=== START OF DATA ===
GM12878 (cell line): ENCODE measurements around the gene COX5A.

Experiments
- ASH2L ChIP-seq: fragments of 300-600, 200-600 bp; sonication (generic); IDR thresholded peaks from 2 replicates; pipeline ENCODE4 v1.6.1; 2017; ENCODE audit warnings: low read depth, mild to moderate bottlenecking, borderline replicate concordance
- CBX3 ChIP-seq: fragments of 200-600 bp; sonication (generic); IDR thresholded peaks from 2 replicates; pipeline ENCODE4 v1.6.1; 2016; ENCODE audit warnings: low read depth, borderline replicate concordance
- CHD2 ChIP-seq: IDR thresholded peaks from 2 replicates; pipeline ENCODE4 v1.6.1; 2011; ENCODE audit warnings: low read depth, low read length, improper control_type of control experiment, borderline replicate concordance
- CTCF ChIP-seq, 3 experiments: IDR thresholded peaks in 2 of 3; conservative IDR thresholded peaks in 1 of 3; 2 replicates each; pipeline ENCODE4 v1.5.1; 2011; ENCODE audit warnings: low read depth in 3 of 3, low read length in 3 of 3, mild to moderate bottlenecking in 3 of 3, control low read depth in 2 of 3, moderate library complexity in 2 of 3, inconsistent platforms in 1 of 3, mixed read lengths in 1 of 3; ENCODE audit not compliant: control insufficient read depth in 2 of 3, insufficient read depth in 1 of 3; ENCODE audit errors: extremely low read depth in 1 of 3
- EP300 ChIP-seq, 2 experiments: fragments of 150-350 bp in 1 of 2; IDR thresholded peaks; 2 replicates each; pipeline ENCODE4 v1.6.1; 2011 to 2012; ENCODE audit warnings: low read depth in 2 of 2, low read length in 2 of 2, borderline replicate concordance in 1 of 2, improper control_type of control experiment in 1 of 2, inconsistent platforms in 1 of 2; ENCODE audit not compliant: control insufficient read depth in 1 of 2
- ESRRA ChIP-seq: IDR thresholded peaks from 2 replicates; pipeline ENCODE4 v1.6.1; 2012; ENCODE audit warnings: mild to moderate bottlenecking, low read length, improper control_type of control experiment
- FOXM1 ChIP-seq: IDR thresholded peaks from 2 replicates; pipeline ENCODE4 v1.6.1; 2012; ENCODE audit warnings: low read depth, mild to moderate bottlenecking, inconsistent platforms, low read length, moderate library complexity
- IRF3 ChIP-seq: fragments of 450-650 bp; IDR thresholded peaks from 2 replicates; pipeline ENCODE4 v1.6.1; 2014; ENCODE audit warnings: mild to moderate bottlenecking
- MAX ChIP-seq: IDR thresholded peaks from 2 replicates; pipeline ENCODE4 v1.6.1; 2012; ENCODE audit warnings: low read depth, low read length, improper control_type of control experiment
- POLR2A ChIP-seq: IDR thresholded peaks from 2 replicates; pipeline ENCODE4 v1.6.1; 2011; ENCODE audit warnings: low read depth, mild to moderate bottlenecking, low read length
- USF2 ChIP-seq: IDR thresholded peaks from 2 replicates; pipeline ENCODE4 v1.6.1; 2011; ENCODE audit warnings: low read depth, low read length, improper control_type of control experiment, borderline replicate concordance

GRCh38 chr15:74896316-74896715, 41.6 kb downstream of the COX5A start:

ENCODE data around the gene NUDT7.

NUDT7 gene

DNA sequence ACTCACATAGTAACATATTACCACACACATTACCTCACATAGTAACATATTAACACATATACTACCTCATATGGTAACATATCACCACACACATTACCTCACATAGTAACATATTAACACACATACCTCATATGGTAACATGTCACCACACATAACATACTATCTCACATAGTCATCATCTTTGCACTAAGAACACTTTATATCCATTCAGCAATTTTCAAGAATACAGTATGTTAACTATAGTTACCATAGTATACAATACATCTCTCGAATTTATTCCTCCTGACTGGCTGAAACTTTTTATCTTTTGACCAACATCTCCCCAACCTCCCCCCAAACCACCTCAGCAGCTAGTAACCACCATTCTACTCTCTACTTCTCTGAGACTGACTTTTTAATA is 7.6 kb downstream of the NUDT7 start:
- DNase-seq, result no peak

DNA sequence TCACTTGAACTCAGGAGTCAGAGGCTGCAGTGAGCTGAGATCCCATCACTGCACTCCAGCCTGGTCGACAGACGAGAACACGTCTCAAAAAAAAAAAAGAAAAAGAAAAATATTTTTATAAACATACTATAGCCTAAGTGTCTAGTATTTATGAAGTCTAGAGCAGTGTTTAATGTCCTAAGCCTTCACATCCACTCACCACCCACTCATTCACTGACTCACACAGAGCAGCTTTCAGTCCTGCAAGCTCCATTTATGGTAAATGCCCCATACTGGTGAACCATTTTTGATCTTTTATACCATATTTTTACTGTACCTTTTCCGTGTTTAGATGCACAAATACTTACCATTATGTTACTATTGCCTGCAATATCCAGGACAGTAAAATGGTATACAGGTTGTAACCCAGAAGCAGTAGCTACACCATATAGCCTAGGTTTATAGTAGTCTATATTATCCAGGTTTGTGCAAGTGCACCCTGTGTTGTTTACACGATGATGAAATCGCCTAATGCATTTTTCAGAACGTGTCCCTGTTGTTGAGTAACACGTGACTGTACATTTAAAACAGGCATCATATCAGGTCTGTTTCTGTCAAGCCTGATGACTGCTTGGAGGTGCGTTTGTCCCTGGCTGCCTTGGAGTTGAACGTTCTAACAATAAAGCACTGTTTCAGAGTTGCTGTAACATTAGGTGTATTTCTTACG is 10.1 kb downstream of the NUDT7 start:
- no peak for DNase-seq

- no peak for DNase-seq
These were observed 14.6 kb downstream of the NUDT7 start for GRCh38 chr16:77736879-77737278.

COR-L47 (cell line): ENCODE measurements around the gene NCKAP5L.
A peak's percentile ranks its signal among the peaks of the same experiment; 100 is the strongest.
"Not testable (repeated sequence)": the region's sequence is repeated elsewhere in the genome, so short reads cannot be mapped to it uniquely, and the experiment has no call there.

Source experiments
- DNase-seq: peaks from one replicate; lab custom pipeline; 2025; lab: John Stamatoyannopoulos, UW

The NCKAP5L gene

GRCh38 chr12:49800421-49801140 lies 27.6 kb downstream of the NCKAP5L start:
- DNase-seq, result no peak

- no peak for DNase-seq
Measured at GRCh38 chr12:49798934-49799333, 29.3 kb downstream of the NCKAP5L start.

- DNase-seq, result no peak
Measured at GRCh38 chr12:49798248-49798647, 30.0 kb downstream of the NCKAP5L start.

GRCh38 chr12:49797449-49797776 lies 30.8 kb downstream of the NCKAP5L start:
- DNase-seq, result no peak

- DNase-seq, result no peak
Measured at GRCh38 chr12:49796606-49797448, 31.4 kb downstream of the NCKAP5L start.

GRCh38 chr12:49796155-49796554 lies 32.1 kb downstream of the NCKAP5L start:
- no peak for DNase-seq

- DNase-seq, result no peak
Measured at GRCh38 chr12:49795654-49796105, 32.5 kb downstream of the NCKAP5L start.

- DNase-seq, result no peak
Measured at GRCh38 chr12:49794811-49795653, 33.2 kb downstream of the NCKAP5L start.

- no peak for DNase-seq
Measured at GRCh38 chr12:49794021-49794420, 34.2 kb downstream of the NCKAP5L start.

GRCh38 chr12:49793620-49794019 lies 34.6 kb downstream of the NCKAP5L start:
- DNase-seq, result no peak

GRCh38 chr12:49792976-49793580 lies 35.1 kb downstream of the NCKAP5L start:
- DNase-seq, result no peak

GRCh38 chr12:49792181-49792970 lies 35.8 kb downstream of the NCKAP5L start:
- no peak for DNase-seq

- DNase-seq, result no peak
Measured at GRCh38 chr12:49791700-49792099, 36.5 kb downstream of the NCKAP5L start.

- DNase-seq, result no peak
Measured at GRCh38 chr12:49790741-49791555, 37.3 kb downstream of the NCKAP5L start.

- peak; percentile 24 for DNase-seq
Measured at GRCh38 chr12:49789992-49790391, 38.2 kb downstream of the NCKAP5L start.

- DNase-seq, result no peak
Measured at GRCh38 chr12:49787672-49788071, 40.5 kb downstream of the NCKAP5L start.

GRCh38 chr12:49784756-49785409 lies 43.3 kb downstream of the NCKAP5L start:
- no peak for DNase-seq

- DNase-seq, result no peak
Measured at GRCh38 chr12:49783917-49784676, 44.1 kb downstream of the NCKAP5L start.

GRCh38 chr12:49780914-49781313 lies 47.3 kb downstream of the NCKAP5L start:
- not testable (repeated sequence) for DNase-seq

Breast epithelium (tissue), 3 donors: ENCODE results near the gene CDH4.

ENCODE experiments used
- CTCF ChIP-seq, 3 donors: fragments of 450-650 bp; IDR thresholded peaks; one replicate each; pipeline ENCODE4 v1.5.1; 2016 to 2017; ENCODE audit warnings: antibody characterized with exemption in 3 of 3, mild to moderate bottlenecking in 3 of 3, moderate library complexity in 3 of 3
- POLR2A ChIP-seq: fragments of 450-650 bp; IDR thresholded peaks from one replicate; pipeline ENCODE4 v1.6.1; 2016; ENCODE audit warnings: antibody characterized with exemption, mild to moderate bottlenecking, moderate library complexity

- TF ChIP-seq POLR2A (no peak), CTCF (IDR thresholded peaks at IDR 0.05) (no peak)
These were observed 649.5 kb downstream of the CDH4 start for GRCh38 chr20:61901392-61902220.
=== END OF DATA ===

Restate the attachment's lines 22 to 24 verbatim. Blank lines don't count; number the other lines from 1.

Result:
These were observed 14.6 kb downstream of the NUDT7 start for GRCh38 chr16:77736879-77737278.

COR-L47 (cell line): ENCODE measurements around the gene NCKAP5L.
A peak's percentile ranks its signal among the peaks of the same experiment; 100 is the strongest.